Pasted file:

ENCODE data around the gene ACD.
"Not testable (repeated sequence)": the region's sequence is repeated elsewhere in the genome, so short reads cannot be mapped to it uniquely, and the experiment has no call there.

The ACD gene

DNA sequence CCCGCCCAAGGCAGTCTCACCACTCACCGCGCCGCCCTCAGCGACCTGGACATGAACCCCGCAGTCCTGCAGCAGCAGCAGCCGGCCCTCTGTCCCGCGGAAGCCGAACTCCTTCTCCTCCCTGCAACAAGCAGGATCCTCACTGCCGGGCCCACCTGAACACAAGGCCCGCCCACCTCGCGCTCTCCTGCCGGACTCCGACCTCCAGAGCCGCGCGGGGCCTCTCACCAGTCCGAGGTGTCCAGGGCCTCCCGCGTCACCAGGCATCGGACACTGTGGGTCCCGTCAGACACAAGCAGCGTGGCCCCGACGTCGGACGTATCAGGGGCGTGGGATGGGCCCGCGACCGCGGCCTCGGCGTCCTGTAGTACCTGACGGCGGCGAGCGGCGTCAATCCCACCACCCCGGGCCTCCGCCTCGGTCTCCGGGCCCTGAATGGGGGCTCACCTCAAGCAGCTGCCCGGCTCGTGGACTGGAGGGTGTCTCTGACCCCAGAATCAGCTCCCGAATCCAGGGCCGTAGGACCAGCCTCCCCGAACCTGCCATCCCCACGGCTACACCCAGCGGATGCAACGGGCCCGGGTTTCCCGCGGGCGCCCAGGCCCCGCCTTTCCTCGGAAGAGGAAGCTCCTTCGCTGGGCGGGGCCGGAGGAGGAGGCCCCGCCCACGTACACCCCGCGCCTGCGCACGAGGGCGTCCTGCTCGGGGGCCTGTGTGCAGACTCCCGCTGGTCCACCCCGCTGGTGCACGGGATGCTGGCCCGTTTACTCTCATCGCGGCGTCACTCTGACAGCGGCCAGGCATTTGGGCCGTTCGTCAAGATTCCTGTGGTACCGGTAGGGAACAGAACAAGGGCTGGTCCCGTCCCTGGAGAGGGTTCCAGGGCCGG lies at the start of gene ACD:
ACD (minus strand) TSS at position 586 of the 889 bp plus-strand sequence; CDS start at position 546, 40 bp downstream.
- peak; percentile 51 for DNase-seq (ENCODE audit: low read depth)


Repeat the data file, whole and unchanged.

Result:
ENCODE data around the gene ACD.
"Not testable (repeated sequence)": the region's sequence is repeated elsewhere in the genome, so short reads cannot be mapped to it uniquely, and the experiment has no call there.

The ACD gene

DNA sequence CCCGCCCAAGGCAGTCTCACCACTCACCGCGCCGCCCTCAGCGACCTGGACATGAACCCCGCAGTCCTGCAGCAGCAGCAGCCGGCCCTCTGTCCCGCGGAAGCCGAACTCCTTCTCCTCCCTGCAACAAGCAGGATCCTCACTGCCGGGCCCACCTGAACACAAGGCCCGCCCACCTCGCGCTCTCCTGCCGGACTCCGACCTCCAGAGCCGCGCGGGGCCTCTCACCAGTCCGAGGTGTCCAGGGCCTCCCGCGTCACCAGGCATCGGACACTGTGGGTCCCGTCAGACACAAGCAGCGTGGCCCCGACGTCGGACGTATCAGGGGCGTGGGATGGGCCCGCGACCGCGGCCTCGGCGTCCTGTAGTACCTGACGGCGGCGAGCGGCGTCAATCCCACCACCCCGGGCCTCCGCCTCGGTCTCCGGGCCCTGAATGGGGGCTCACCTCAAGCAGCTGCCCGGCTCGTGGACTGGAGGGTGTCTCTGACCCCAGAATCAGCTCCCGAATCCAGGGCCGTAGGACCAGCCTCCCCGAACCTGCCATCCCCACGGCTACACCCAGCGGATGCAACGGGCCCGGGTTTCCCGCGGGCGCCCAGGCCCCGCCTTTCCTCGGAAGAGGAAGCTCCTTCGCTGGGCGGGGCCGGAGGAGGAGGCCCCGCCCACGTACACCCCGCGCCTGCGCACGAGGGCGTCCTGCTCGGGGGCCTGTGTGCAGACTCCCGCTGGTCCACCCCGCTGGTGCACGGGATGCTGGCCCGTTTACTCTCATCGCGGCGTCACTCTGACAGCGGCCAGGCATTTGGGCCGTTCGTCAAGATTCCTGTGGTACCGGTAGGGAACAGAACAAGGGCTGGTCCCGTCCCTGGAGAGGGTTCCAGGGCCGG lies at the start of gene ACD:
ACD (minus strand) TSS at position 586 of the 889 bp plus-strand sequence; CDS start at position 546, 40 bp downstream.
- peak; percentile 51 for DNase-seq (ENCODE audit: low read depth)